Alberta has left it up to employers to implement the day as a statutory holiday. A spokesperson with Indigenous Relations, Ted Bauer, says the province has chosen to commemorate the day through education and action, as work is being done to create a residential school monument and garden. The United Nurses of Alberta has said Alberta Health Services told it to recognize the day as a named holiday after the union filed a grievance.

In Alberta, several events for Truth and Reconciliation Day are planned in Banff, Calgary, Edmonton, Lethbridge, Grande Prairie, Red Deer and Spruce Grove. An Orange Day Shirt commemoration will be held in Calgary to honour residential-school victims, survivors and their families. The event will also be livestreamed.

Premier Jason Kenney will join Indigenous community representatives to announce a new path forward regarding the stewardship of Manitou Asiniy, a sacred Indigenous artifact in the care of the Royal Alberta Museum at 9:30 a.m. MT, at the Royal Alberta Museum.


Saskatchewan says it is not considering additional statutory holidays at this time. Matthew Glover, director of media relations with the government, says Sept. 30 will continue to be an important day for reflection, recognition and an opportunity for all citizens to learn more about the legacy of residential schools.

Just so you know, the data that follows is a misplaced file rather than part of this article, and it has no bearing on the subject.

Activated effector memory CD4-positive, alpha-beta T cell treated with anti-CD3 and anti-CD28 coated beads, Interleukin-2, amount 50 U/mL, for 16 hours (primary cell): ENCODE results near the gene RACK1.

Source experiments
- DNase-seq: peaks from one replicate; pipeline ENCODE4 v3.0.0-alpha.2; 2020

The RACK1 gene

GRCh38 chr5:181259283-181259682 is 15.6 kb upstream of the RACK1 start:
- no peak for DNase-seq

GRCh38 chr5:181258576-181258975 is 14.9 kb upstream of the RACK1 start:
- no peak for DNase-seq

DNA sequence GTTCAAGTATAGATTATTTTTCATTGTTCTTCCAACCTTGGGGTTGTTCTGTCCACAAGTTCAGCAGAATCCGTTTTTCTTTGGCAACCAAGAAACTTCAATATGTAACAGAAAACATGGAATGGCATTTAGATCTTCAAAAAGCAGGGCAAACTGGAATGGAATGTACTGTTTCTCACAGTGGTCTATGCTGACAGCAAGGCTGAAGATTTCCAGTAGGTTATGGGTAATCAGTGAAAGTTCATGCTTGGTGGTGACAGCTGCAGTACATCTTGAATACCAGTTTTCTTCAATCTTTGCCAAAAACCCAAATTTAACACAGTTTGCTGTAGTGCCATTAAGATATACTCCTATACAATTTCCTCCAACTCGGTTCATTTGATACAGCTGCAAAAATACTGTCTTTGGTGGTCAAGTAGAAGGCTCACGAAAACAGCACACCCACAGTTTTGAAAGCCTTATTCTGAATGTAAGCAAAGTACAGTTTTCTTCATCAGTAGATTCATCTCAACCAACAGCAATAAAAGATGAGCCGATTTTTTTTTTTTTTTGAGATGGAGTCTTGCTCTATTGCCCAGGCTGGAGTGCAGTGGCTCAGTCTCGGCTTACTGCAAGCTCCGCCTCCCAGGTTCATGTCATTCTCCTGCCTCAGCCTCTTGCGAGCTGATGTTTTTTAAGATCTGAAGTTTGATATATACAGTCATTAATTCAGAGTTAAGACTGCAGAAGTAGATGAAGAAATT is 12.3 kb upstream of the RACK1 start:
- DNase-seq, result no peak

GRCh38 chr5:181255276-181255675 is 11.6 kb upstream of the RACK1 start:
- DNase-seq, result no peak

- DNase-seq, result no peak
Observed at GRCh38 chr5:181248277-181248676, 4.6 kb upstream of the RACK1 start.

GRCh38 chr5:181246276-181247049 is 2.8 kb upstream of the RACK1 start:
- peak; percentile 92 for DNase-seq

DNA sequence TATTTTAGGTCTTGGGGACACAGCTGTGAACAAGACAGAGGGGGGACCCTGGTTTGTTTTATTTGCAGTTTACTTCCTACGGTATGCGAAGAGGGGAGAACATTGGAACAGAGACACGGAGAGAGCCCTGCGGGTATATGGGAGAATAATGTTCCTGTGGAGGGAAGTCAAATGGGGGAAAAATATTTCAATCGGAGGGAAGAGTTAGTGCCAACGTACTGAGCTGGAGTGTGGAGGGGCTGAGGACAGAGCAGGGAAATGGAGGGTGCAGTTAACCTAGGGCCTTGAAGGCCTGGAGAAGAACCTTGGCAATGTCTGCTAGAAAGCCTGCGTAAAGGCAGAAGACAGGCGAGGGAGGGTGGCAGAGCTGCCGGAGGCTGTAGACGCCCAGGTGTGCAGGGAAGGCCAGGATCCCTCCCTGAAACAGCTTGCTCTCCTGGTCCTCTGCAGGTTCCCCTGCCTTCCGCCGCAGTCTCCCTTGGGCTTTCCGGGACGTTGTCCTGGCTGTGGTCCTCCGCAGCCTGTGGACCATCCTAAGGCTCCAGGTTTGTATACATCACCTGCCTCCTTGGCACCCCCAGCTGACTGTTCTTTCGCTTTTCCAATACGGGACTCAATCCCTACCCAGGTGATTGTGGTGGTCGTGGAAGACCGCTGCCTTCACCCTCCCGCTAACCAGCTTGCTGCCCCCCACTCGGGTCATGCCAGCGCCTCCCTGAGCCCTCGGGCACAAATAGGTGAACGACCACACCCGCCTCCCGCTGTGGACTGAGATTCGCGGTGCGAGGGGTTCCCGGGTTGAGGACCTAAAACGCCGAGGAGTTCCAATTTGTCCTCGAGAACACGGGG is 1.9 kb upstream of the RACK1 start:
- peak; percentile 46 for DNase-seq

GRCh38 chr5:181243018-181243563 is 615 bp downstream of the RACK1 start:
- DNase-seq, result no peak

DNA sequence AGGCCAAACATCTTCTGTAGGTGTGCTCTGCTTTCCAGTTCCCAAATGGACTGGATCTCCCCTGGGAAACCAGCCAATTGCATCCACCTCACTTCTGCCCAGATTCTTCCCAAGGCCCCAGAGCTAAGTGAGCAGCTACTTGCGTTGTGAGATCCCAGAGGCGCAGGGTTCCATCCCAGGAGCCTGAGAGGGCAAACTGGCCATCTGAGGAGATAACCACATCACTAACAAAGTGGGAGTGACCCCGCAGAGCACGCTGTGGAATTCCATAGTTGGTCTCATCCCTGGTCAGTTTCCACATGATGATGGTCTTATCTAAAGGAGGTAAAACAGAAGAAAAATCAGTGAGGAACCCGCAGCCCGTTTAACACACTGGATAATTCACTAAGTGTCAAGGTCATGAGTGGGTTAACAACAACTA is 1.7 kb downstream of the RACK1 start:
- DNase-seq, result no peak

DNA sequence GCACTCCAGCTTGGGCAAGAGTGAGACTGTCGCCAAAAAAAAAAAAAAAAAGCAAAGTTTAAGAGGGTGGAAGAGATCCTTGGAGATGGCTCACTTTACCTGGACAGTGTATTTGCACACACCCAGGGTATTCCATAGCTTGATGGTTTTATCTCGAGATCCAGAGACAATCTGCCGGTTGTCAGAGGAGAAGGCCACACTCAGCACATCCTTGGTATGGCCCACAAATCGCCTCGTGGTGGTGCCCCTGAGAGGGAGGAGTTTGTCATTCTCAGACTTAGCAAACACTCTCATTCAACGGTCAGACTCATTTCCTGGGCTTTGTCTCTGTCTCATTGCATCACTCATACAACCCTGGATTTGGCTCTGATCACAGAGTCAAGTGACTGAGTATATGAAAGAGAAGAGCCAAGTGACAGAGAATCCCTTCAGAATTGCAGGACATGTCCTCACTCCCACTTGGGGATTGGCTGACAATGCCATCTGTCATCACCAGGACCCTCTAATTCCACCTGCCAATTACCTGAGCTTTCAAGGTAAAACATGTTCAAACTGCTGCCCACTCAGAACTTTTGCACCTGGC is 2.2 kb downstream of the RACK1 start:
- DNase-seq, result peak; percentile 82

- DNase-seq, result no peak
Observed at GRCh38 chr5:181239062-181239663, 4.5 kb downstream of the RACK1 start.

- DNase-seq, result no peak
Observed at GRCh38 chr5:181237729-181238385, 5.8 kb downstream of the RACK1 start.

Events will be held in Saskatoon, Regina, Nipawin and Prince Albert. A Rock Your Roots Walk for Reconciliation will be held in Saskatoon, starting at 10 a.m. CT. The Saskatoon Tribal Council will host a powwow, which runs from noon to 5 p.m. CT. In Regina, Lt. Gov. Russ Mirasty will host an event from 10 to 11 a.m. CT at Government House, with elder John Stonechild, delivering the blessing and a performance of hip hop music and storytelling by Brad Bellegarde.


The Manitoba government is observing the day for a second year, while discussions continue about making it a statutory holiday. Schools and non-essential government services and offices will be closed. The province says it is consulting with Indigenous and labour groups.

In Winnipeg, the Wa-Say Healing Centre will hold a pipe ceremony and survivors walk, starting at 10 a.m. CT. The centre will also host the second annual Orange Shirt Day powwow at 1 p.m. CT. A reconciliation half-marathon run is also scheduled for Sept. 30, hosted by the Manitoba Runners’ Association.


Sept. 30 is not a statutory holiday in Ontario. Schools will be open and operating as usual. Erika Robson, a spokesperson for Minister of Indigenous Affairs Greg Rickford, says the day is a time for schools, workplaces and communities to honour those affected by the legacy of residential school policies, and is similar to how Remembrance Day is observed across the province.